In the workplace, non-developers see developers as folks who make magic out of code. As a developer, you could be building complex API integrations all day or just clicking around playing West of Loathing on Steam, and 99% of your coworkers wouldn’t be able to tell the difference. Even though tech companies literally couldn’t exist without their dev teams, devs are also somehow paid less than people with job titles like Chief Inspiration Ninja who sit in pointless meetings all day stealing credit for everyone else’s work.
If you’ve ever wanted to learn how to better communicate with your dev team, you should know that there are some things that devs LOVE hearing from non-developers. For example, developers love hearing how you “saved them some time” by making difficult and course-altering technical decisions without consulting them. Thanks so much for thinking of your dev team! I swear we’re NOT envisioning the days we’ll lose trying to save the company from a choice you made based on the fact that you knew a little bit of HTML from that one time you coded your MySpace page.
Here are some more things developers love hearing from their non-developer co-workers.
“This change shouldn’t take more than a few minutes.”
Thanks, marketing coordinator! I appreciate you telling me that this fix on the site won’t take long in spite of the fact that you have no idea that the website was built in COBOL that someone hacked together when you were five years old.
“Let’s have a meeting!”
Oh man, developers love nothing more than when non-developers ask them to have meetings… about everything! Have to make a decision on colors? Let’s have a meeting! Want to try to convince your team to build it in WordPress? Sounds like a great way to spend three hours I could also use to build that product that’s a month behind. We should schedule a meeting to figure out when we should have this meeting!
“Don’t worry too much about security… it’s not like we’re going to get hacked or anything.”
Thanks for your input, operations specialist! I’m sure it won’t affect you when someone hacks into our system and steals the records from every single person in our company. But since you know so much about security, I’ll defer to you to protect my salary information, social security number, payroll bank account information and my passwords.
“There’s no requirements doc, but I’m sure you can figure it out.”
I appreciate your faith in me! I’m sure I’ll be able to build this exactly the way the client wants on the first try and won’t have to endure a screaming match of who fucked it up when we try to push this through and it’s nothing like what the client needs.
“I know I’m not a developer, but I think you should use this framework my cousin mentioned…”
Thank you for your thoughts, guy who still sends personal email from his Hotmail account! We SHOULD build in Ruby just because your cousin said it seemed cool after taking a two-hour General Assembly coding workshop three years ago.
“I took the liberty of updating the codebase myself.”
You saved me so much time! And, don’t stress yourself out over how much of that “saved” time, time we eventually lost when the site crashed entirely and I had to spend the next two days putting it back together.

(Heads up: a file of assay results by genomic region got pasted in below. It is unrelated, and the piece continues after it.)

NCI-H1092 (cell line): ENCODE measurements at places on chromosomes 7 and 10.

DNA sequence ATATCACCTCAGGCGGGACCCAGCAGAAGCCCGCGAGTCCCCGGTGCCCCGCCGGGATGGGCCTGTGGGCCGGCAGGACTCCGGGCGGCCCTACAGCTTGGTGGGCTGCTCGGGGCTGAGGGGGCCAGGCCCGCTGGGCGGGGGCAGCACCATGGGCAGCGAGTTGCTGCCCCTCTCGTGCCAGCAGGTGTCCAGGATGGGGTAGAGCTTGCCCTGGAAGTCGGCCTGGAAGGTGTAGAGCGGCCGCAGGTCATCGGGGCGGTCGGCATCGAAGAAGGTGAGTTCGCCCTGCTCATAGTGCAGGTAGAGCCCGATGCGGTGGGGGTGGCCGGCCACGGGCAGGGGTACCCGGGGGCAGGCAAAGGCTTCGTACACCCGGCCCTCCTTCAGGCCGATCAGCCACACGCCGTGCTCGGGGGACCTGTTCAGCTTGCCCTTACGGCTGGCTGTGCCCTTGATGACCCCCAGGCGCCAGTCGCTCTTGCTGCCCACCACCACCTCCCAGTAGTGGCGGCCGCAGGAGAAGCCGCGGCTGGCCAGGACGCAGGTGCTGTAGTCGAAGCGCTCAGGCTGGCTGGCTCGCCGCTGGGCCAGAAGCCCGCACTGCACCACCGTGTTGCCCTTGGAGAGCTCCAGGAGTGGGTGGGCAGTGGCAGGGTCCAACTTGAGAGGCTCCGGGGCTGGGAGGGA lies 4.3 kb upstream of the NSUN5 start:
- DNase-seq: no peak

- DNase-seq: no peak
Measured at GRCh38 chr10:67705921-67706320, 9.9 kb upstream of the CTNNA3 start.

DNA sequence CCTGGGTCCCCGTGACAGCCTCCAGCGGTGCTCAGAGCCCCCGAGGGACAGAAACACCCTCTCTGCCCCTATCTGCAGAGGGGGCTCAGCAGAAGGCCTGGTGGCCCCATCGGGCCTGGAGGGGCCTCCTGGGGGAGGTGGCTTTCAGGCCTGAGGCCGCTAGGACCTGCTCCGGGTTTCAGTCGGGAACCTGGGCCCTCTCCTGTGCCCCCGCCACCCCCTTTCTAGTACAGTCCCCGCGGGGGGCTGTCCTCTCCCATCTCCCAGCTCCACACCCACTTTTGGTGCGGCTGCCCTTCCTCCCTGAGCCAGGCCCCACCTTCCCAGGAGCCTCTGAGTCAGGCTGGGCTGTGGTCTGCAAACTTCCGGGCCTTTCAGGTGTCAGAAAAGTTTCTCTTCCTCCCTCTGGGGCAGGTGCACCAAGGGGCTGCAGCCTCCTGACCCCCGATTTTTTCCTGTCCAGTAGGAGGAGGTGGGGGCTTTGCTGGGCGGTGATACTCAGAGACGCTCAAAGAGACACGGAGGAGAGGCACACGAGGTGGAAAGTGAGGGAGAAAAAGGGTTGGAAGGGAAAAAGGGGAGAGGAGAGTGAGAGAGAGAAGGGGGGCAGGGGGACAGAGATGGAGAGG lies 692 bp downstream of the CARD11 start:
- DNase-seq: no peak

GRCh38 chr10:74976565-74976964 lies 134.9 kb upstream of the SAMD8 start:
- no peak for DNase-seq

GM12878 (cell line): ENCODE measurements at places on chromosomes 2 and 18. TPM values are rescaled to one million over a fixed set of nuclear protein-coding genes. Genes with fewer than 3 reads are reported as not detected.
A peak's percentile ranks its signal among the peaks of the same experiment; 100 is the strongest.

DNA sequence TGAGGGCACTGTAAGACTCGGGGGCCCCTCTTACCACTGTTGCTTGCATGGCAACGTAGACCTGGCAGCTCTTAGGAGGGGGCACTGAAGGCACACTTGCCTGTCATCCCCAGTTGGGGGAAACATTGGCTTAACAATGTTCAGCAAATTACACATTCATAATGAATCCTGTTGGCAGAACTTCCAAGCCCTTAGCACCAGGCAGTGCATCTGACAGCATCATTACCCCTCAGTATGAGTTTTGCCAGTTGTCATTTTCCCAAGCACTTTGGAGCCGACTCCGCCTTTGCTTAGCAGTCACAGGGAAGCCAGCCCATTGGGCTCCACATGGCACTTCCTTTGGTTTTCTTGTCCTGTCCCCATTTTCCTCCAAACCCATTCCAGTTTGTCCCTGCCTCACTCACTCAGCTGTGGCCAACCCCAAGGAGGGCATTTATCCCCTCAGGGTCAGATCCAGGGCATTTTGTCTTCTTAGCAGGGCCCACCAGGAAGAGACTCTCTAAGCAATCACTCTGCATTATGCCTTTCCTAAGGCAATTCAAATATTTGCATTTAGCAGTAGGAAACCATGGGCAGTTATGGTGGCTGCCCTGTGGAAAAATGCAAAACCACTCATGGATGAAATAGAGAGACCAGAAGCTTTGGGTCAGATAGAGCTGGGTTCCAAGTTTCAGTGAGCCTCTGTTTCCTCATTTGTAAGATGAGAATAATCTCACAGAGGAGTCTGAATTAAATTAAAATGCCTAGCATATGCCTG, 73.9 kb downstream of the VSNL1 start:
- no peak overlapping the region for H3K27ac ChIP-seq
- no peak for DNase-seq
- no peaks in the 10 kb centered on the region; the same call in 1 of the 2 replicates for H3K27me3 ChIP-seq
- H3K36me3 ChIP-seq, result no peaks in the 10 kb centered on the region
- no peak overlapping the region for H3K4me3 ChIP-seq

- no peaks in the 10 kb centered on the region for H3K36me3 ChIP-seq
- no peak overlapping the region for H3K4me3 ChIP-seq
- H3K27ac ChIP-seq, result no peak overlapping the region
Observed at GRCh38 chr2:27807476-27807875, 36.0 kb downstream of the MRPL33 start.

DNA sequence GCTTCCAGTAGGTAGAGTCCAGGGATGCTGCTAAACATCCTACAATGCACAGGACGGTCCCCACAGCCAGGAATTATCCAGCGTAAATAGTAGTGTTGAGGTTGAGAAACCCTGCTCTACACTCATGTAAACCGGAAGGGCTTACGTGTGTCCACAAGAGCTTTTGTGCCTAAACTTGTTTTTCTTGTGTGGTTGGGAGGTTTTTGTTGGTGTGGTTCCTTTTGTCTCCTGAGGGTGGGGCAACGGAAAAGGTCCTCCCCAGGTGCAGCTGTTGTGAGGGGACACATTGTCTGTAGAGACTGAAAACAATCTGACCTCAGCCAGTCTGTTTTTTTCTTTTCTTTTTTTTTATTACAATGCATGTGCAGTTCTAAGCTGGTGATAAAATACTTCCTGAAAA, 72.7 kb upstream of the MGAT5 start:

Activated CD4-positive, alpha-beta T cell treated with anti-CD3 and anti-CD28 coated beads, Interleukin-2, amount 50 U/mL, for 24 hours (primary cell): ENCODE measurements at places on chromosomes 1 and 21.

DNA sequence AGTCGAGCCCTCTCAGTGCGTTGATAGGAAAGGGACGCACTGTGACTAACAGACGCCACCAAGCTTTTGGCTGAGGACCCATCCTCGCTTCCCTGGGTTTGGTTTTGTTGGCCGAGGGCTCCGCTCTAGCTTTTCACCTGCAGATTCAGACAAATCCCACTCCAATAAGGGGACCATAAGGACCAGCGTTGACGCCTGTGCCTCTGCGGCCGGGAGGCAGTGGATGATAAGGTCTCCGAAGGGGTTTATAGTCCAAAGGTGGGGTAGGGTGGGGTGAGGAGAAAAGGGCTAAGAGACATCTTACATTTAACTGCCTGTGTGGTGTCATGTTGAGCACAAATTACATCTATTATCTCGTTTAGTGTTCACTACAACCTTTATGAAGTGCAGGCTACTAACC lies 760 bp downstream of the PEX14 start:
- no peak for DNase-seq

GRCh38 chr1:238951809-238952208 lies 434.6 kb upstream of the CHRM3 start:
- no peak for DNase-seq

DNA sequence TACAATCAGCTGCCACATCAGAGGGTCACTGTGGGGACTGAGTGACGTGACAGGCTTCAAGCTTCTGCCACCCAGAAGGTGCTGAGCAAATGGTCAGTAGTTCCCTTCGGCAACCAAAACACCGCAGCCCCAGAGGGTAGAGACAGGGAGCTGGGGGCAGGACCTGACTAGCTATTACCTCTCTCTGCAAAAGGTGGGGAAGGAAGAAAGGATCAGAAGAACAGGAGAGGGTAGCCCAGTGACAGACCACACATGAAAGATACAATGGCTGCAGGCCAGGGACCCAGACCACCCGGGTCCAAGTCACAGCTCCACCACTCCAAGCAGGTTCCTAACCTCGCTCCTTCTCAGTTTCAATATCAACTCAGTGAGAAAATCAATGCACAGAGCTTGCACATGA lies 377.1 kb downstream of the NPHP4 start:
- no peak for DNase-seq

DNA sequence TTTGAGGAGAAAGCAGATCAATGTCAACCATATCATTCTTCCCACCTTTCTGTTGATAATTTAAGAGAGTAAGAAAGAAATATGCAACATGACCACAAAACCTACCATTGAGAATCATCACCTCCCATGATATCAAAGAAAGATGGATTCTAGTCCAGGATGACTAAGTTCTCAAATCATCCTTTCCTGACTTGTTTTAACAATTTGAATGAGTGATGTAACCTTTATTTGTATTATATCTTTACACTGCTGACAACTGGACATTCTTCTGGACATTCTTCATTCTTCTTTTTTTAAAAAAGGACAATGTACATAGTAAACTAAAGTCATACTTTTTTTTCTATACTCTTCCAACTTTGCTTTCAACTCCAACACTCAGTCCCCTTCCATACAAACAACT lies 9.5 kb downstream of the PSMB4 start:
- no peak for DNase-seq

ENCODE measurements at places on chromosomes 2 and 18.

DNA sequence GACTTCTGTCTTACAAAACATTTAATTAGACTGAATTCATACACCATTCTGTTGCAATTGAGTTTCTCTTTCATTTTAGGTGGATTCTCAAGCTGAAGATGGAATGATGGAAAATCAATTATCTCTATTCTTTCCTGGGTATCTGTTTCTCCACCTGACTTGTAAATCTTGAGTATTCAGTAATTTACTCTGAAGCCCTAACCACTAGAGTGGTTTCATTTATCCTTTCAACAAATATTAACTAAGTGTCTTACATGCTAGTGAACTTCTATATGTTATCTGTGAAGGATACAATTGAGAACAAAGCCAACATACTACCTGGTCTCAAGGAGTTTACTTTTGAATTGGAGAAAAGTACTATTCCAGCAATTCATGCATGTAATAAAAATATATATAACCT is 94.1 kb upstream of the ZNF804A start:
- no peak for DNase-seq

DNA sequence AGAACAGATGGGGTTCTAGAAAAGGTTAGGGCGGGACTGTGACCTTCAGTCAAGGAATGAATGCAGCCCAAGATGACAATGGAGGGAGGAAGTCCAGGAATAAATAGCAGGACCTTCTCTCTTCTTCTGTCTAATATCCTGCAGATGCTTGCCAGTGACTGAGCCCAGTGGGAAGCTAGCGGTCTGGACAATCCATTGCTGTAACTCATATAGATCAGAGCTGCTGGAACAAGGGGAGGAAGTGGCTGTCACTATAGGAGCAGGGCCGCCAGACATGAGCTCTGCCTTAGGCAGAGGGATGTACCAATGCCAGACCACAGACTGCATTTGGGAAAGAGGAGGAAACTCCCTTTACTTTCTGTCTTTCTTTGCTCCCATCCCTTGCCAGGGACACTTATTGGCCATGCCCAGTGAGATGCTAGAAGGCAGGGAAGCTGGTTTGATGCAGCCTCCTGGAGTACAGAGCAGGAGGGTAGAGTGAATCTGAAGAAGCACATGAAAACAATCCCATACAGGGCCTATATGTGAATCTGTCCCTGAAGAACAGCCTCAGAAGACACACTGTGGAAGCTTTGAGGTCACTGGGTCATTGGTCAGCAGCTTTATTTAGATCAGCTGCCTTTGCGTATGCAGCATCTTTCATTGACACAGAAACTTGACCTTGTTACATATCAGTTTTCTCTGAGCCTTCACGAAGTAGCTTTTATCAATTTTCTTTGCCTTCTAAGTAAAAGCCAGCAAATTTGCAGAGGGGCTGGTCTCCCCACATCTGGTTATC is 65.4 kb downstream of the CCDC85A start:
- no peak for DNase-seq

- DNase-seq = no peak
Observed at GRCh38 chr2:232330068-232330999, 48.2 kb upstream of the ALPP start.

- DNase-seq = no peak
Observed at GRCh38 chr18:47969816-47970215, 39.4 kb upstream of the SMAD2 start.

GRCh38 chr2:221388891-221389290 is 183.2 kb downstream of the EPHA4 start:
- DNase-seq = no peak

“We don’t need your input because you’re not a creative.”
That’s right, developers are NEVER creative! We don’t spend literally ALL DAY creating things and there’s NOTHING creative about seeing how we can make complicated systems work together. Let’s just keep the developers out of the creative process AND downplay their ideas when they finally do have a chance to voice them. And then let’s blame them when they tell us why all the tech we dreamed up without them was never feasible in the first place.
“The client needs this to work on IE 6.”
Super retro! I’ll go dig through a shed to try to find a computer I can actually test this on, for the four people who will ever actually try to access your site from a Windows 2000 operating system.
“We don’t want to pay for the software you need to license, so why don’t you just build it yourself?”
Oh man, this’ll be so easy! I’m sure I can knock this out in two weeks. I mean, two months. Two years? Oh, fuck it, let’s just pay for the software that would have saved us $500,000 if we had licensed it two years ago.
“I know you’ve been working on it for a year, but we’re canceling this project.”
Yay! Thanks for freeing me up from all this time on the only project I was actually excited about at this company.
“We’ve contracted you on this client project… you know ColdFusion, right?”
Of course I do! Doesn’t everyone know this legacy system that was out with the George Bush era? I will gladly build your project in ColdFusion and try not to complain too hard when it shits itself and does literally nothing that more flexible codebases can do.
If you’ve ever said any of these things to your developers and they literally shoved their computers on the ground, shouted “WE’RE OUTTA HERE, YOU MANIAC!” and walked out the door while mooning you and the rest of the company, you can surmise that they were just SO EXCITED to get started! Or, maybe they’re just the kind of developers that would rather focus on making good work than getting stuck in bureaucratic nonsense. Whatever the case, just know that every time you say one of these things, you’re being a true friend to your development team. You know, just like Amber in accounting is to you when she incessantly explains to you exactly how you should do your job as the company’s sole Chief Inspiration Ninja.